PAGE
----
Duchenne Muscular Dystrophy (DMD) is a progressive disease that strikes young boys. It is universally fatal, but advances in the understanding of its genetic and molecular underpinnings offer hope that gene therapies might one day help, said a researcher at the AMCP Managed Care & Specialty Pharmacy Annual Meeting, in Denver, during the March 29 session, “Duchenne Muscular Dystrophy: Advances and Controversies.”
Just last year, the FDA approved Exondys 51 (eteplirsen) for DMD, over the recommendations of FDA scientists and an external scientific advisory committee. Eteplirsen does an end-run around the gene mutation that causes DMD, bypassing a stop codon in the gene to allow production of a less-flawed version of the dystrophin protein. It only helps 10% to 15% of patients, but clinical testing was, controversially, limited to 12 patients.
The hope is that other gene therapies might one day offer dramatic relief. Until then, incremental clinical advances will continue to improve some patients’ lives.
“There have been dramatic changes in its natural history based largely on multidisciplinary care,” said Dennis J. Matthews, MD, of the University of Colorado School of Medicine in Aurora, Colorado. “What’s really changed over the past 15 or 20 years is the institution of steroids. Steroids have significantly increased the life expectancy and delayed the loss of ambulation.”
“The other areas that have changed significantly are cardiac, pulmonary and nutritional support,” Matthews said. Cardiac nerve conduction defects and cardiomyopathy are common; angiotensin-converting enzyme (ACT) inhibitor therapy or angiotensin receptor-blocking therapy are frequently prescribed.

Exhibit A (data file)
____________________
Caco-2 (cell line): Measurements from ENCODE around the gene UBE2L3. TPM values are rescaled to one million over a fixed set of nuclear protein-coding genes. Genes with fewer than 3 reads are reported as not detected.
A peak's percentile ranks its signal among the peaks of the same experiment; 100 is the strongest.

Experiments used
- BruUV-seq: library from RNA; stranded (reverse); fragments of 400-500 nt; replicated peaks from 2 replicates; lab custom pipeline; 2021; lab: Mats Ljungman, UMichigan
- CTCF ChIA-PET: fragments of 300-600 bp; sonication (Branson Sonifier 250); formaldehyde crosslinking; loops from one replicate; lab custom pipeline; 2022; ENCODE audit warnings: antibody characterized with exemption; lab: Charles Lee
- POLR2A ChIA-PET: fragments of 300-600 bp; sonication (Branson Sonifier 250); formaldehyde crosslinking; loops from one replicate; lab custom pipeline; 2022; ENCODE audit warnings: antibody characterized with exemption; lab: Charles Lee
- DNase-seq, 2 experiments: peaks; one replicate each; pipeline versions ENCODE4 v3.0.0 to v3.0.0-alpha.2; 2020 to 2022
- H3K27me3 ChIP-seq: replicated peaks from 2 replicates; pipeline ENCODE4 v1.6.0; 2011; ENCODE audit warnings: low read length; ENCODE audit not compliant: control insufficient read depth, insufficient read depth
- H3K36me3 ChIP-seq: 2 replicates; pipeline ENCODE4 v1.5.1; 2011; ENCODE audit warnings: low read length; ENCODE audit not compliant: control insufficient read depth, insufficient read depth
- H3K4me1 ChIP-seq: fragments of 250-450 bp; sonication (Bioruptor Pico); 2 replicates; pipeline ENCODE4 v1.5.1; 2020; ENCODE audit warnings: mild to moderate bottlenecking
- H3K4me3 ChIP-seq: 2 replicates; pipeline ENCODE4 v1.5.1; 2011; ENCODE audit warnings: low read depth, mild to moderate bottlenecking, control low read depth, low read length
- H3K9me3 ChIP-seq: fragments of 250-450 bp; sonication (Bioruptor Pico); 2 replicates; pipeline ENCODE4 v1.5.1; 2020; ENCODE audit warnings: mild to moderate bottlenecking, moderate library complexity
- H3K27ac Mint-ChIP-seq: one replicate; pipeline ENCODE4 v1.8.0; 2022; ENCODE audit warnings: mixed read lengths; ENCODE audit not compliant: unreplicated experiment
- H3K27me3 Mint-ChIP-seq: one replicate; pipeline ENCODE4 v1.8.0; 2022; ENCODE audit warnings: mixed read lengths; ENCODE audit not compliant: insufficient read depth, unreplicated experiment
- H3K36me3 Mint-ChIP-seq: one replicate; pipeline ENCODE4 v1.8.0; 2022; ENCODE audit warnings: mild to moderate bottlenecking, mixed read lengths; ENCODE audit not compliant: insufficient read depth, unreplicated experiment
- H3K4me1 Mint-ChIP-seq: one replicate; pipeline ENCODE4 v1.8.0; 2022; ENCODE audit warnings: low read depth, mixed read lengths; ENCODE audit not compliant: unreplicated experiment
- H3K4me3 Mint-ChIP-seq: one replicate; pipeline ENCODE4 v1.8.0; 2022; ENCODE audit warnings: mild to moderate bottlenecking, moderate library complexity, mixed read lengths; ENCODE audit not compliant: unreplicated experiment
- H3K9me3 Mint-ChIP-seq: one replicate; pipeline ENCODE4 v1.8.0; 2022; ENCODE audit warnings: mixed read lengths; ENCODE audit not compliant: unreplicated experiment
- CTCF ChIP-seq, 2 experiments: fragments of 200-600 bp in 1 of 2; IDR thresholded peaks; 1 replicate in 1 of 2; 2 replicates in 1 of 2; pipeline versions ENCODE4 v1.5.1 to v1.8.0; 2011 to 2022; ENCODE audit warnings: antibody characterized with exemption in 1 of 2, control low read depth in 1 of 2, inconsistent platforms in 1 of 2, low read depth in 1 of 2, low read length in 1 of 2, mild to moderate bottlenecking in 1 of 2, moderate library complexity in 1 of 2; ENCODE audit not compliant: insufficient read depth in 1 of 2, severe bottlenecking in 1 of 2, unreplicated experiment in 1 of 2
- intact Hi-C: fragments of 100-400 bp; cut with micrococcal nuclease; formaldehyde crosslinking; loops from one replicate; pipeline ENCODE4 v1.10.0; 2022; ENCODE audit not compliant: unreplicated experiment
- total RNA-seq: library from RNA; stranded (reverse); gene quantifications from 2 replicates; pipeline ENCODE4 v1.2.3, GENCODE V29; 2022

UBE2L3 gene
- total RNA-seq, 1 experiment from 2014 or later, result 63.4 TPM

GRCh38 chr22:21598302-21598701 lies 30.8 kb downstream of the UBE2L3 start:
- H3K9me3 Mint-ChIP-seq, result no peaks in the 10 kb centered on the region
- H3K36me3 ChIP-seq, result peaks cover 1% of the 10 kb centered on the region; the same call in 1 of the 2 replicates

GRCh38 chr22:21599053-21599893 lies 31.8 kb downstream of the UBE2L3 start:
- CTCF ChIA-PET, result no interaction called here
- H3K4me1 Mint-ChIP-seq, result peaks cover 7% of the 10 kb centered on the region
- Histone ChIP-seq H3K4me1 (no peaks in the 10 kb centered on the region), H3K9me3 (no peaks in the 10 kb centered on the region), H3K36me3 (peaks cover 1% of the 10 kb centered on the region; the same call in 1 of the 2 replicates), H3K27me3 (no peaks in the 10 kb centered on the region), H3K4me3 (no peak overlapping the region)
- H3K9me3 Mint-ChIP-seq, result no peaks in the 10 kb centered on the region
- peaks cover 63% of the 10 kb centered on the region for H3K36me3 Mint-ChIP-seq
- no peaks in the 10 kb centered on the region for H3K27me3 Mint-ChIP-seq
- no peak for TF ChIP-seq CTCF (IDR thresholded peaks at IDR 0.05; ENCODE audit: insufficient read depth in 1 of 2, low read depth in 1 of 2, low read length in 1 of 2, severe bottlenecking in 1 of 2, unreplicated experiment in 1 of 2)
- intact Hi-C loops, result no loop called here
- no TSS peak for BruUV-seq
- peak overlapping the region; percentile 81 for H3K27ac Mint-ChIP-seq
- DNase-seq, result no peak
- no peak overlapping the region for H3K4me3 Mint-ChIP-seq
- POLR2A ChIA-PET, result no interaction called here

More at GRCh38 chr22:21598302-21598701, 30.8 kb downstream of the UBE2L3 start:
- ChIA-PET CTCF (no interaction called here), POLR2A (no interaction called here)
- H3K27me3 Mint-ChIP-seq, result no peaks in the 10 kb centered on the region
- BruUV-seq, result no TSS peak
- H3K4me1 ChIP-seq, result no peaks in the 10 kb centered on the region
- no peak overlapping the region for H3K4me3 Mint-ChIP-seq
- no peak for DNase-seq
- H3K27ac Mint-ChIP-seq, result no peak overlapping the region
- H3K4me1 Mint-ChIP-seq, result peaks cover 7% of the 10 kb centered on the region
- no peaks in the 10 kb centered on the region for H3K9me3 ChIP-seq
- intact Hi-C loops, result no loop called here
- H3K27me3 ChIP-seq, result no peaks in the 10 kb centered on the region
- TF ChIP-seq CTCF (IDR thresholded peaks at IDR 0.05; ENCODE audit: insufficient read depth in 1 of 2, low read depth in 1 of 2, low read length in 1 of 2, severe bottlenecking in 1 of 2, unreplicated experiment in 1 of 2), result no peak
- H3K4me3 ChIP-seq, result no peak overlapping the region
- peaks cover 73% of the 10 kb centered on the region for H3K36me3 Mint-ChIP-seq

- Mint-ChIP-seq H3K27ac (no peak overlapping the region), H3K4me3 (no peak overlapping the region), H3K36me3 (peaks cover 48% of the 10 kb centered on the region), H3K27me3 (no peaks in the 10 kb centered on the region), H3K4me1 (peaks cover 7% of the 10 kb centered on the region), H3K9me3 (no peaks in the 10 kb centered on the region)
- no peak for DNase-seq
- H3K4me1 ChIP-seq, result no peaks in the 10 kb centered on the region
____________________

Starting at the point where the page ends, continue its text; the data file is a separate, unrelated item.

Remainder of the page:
With the institution of “really good cardiac management,” these advances have changed the natural history of DMD. But it remains a devastating, invariably fatal disease.
Because it is caused by gene mutations on the X chromosome, girls and women can be carriers but patients are boys. The DMD gene mutations disrupt normal production of dystrophin, a structural muscle protein that enhances muscle fiber stability.
Symptoms are usually apparent by age 5 years and include developmental delays in speech and walking, abnormal gait, frequent falling, and difficulty climbing stairs.
“The classic case is a little boy between 3 and 5 years old with a delay in walking and an abnormal gait pattern, with a wide walking base and a very significant enlargement of calf muscles,” Matthews said. “These boys usually have a speech delay, and if you ask them to get up off the ground, you’ll see that they have an abnormal way of doing that.”
Diagnosis was long made on the basis of muscle biopsy but now involves a simple blood draw and X-chromosome gene mutation test. Seventy percent of boys with DMD have a deletion mutation and the other 30% instead have duplication, translocation, or premature stop-codon gene mutations.
“We’re becoming very good at identifying the gene defects, leading to lots of opportunities to develop a lot of treatment modalities,” he noted.